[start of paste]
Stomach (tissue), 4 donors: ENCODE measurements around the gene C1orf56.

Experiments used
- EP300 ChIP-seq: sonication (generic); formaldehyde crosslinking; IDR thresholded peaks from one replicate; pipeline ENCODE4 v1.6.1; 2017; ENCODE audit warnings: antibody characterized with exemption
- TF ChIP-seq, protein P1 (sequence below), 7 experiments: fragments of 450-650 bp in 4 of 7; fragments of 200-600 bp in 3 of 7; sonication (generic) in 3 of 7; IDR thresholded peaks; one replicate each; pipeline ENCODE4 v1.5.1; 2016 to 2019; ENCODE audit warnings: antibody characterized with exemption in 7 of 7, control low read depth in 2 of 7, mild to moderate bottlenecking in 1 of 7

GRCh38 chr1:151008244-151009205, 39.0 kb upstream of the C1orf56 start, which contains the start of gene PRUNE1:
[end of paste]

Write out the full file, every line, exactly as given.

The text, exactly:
Stomach (tissue), 4 donors: ENCODE measurements around the gene C1orf56.

Experiments used
- EP300 ChIP-seq: sonication (generic); formaldehyde crosslinking; IDR thresholded peaks from one replicate; pipeline ENCODE4 v1.6.1; 2017; ENCODE audit warnings: antibody characterized with exemption
- TF ChIP-seq, protein P1 (sequence below), 7 experiments: fragments of 450-650 bp in 4 of 7; fragments of 200-600 bp in 3 of 7; sonication (generic) in 3 of 7; IDR thresholded peaks; one replicate each; pipeline ENCODE4 v1.5.1; 2016 to 2019; ENCODE audit warnings: antibody characterized with exemption in 7 of 7, control low read depth in 2 of 7, mild to moderate bottlenecking in 1 of 7

GRCh38 chr1:151008244-151009205, 39.0 kb upstream of the C1orf56 start, which contains the start of gene PRUNE1: